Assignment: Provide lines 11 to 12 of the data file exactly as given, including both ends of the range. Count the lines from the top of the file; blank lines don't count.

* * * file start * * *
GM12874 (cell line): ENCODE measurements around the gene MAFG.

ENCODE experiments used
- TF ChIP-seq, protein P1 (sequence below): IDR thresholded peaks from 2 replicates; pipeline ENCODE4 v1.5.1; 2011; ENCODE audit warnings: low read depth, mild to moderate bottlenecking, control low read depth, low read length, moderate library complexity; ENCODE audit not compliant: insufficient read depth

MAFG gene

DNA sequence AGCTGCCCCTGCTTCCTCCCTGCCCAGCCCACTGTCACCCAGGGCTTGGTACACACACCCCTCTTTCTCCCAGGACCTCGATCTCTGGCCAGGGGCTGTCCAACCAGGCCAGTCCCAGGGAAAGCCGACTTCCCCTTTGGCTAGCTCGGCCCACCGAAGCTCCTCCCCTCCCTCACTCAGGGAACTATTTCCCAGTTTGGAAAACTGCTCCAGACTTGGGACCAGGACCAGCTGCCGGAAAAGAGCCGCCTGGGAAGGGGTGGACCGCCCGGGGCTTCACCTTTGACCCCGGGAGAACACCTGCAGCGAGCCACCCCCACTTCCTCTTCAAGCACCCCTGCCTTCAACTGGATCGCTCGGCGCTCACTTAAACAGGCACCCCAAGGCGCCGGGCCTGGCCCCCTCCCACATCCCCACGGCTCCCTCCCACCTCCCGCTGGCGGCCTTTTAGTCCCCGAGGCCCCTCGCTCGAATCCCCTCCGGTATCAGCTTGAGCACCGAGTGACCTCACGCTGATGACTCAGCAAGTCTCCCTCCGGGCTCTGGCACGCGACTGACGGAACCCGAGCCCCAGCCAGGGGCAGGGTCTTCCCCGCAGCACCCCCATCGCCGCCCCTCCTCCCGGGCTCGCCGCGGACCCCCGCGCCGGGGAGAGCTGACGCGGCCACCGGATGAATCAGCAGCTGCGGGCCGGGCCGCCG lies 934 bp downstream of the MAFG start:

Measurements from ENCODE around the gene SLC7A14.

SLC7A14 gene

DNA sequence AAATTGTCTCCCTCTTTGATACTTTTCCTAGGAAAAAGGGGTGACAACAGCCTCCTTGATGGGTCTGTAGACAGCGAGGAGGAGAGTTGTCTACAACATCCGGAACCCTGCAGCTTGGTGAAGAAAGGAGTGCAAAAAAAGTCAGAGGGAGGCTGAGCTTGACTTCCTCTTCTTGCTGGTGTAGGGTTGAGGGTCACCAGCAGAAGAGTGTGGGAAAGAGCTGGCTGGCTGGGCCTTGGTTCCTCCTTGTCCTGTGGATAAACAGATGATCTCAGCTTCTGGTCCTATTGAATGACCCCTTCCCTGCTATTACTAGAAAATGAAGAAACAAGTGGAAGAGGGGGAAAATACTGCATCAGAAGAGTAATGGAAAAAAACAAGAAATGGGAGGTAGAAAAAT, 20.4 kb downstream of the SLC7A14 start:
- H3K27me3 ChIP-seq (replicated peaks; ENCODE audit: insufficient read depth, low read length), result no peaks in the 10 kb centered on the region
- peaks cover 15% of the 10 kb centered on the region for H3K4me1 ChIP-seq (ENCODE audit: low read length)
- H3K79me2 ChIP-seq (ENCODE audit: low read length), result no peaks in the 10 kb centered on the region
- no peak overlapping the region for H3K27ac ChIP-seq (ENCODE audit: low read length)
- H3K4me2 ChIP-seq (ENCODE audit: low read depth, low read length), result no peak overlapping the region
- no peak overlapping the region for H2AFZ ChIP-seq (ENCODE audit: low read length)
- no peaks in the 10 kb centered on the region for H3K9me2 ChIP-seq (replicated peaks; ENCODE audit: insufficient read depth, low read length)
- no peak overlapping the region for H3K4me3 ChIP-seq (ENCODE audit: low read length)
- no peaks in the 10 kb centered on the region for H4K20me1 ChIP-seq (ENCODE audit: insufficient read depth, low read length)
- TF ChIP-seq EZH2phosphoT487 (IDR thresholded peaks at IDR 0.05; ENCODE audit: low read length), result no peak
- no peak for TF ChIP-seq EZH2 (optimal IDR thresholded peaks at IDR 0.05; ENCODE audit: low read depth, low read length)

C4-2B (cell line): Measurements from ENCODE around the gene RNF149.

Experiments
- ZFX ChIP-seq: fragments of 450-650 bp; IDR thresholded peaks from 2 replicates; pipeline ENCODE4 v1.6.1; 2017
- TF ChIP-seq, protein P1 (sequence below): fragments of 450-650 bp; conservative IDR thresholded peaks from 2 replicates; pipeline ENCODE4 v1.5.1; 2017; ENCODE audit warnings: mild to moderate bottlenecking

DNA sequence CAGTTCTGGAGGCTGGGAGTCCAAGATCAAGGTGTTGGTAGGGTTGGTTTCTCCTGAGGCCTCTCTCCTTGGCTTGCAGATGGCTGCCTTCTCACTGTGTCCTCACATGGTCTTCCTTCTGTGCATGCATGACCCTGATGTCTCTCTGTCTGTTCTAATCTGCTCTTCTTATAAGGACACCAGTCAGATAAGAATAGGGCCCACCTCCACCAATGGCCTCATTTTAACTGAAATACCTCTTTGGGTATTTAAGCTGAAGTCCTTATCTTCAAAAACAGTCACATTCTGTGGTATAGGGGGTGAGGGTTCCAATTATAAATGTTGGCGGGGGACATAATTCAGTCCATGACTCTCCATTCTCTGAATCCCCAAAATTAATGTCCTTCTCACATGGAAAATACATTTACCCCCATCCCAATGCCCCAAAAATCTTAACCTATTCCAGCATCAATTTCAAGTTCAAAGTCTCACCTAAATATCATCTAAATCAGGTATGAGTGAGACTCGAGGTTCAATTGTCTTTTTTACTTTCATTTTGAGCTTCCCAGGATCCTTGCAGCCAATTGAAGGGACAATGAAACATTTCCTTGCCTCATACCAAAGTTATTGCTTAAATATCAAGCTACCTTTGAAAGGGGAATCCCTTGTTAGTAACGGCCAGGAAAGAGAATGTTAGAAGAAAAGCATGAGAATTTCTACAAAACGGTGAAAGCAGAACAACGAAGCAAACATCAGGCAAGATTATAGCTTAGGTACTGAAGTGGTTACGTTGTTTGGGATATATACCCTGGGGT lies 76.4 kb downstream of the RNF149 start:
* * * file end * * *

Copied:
- H3K79me2 ChIP-seq (ENCODE audit: low read length), result no peaks in the 10 kb centered on the region
- no peak overlapping the region for H3K27ac ChIP-seq (ENCODE audit: low read length)